Free The Children and the Martin Aboriginal Education Initiative partnered together to bring to life a timely campaign from February 14 – 25th 2011, that was designed to create widespread awareness of and concern for the challenges facing First Nations youth living on reserves to obtain a quality education in Canada.
The campaign specifically targeted non-Aboriginal Canadian youth, intended to equip them to engage their peer networks and communities in meaningful dialogue on the subject. In doing so, the campaign represented a noteworthy contribution to the creation of a generation of Canadian youth who exercise greater critical thought and active citizenship in support of their First Nations peers.
The campaign was student-led and had two key components:
Educate yourself: Students were inspired to care and provided succinct information that cultivates empathy and understanding of the issues surrounding on-reserve education for First Nations youth.
The campaign specifically examined the shortcomings of the on-reserve education system and how these inadequacies feed a cycle of poverty. In addition to sharing challenges, the campaign highlighted how education can help to break that cycle of poverty and what tremendous opportunities could emerge from the education of First Nations youth.
Participating students and teachers were provided with compelling statistics each day for 10 business days starting February 14, 2011 through e-mail, Facebook, and Twitter. Each statistic was linked to a webpage that expands on the topic to promote understanding. This was further supported by background information on the First Nations education system on reserves in Canada.
Take action: Students were called to take action to promote widespread understanding and concern for the issue of inadequate on-reserve education by raising awareness through their schools and networks about the issue.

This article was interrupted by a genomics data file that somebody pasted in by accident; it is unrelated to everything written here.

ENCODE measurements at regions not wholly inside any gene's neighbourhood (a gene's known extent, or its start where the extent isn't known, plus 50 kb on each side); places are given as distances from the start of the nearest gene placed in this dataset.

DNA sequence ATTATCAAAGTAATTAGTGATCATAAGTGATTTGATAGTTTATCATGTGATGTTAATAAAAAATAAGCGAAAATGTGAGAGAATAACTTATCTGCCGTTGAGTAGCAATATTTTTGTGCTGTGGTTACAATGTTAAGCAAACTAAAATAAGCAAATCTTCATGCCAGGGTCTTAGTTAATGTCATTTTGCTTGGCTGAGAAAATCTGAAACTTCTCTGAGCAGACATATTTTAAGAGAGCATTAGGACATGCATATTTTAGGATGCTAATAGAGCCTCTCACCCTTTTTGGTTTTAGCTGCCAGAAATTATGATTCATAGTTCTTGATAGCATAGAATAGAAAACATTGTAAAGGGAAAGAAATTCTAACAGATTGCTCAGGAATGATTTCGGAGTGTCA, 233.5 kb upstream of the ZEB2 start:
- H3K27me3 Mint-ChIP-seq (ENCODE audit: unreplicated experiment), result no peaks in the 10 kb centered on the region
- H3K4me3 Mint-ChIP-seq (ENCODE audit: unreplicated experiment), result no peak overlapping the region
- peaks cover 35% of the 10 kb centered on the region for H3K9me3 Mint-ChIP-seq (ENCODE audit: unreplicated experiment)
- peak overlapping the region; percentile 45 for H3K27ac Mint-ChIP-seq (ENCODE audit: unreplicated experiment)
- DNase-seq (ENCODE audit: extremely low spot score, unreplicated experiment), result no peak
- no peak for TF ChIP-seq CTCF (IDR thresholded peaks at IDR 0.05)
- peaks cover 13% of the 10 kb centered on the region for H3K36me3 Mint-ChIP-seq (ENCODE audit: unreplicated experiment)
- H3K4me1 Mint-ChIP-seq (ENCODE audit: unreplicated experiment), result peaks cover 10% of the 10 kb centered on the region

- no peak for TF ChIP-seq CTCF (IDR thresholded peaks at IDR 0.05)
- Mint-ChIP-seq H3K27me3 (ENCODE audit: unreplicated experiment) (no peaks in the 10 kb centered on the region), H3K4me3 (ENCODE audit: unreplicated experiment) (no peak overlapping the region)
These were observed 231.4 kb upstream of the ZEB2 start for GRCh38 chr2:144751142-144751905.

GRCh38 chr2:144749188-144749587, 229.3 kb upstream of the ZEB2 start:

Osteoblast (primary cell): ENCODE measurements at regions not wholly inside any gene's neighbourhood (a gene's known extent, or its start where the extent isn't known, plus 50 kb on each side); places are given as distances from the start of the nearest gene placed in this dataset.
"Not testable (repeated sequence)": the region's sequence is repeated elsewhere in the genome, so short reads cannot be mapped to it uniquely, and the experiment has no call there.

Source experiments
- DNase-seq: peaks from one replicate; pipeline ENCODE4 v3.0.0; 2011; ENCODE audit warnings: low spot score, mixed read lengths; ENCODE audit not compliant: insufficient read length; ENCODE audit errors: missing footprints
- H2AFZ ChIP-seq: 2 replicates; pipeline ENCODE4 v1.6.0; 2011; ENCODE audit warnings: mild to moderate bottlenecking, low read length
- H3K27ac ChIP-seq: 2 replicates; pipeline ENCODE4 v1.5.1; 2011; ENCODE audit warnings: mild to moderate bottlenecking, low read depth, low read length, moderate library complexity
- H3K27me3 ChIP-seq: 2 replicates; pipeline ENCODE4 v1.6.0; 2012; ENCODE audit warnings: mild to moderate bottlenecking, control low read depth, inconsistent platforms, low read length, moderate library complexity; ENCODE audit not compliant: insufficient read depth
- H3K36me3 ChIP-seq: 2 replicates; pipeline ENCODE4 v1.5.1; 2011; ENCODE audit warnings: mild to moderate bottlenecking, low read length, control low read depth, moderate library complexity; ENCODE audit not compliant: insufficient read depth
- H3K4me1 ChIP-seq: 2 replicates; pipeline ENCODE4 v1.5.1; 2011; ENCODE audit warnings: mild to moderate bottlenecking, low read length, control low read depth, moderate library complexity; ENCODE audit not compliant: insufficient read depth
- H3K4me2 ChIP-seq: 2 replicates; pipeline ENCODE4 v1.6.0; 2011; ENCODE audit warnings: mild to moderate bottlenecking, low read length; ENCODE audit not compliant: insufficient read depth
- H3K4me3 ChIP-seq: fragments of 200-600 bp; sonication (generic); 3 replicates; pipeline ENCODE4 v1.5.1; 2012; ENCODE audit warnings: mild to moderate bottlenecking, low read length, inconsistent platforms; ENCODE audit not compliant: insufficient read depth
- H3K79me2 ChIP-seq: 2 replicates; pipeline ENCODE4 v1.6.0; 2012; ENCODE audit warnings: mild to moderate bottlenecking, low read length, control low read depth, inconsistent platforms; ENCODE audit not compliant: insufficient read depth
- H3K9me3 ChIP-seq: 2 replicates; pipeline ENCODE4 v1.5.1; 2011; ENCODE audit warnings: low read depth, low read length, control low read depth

Participating students and teachers were provided with an awareness action guide with recommendations for effective awareness-raisers, including detailed steps for three key actions: one for their school, one for their community, and one for their online social networks. In this way, students were encouraged to raise awareness not just with their peer groups, but also with their parents and other adults in their communities. In particular, by delivering statistics and links through social networks, the campaign readily enables students to reach an exponentially larger network through viral sharing of the information.
Students who wish to learn more and take further action will be provided with links to the Martin Aboriginal Education Initiative, the Assembly of First Nations, INAC, National Aboriginal Day, and other relevant sites so they can explore additional opportunities to contribute as they wish.
For more information go to We Schools in Action Program at: http://www.freethechildren.com/weschools/